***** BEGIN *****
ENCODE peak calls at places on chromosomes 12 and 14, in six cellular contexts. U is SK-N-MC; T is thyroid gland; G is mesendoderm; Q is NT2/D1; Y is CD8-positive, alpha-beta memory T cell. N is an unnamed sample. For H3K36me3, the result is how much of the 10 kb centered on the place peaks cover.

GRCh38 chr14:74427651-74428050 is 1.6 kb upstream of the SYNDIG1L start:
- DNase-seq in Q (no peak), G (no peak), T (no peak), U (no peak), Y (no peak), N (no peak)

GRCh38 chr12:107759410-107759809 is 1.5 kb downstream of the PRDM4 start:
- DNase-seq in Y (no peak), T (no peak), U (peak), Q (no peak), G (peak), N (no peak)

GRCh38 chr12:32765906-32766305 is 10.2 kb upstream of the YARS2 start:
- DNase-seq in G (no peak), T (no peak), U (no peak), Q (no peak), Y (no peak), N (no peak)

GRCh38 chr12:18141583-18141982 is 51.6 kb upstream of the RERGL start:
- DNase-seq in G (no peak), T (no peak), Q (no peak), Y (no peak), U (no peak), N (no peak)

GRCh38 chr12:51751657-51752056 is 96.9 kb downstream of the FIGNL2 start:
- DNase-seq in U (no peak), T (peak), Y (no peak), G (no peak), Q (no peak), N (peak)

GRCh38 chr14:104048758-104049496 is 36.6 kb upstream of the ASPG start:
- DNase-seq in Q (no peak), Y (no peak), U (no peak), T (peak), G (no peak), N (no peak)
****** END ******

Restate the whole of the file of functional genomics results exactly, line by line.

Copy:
ENCODE peak calls at places on chromosomes 12 and 14, in six cellular contexts. U is SK-N-MC; T is thyroid gland; G is mesendoderm; Q is NT2/D1; Y is CD8-positive, alpha-beta memory T cell. N is an unnamed sample. For H3K36me3, the result is how much of the 10 kb centered on the place peaks cover.

GRCh38 chr14:74427651-74428050 is 1.6 kb upstream of the SYNDIG1L start:
- DNase-seq in Q (no peak), G (no peak), T (no peak), U (no peak), Y (no peak), N (no peak)

GRCh38 chr12:107759410-107759809 is 1.5 kb downstream of the PRDM4 start:
- DNase-seq in Y (no peak), T (no peak), U (peak), Q (no peak), G (peak), N (no peak)

GRCh38 chr12:32765906-32766305 is 10.2 kb upstream of the YARS2 start:
- DNase-seq in G (no peak), T (no peak), U (no peak), Q (no peak), Y (no peak), N (no peak)

GRCh38 chr12:18141583-18141982 is 51.6 kb upstream of the RERGL start:
- DNase-seq in G (no peak), T (no peak), Q (no peak), Y (no peak), U (no peak), N (no peak)

GRCh38 chr12:51751657-51752056 is 96.9 kb downstream of the FIGNL2 start:
- DNase-seq in U (no peak), T (peak), Y (no peak), G (no peak), Q (no peak), N (peak)

GRCh38 chr14:104048758-104049496 is 36.6 kb upstream of the ASPG start:
- DNase-seq in Q (no peak), Y (no peak), U (no peak), T (peak), G (no peak), N (no peak)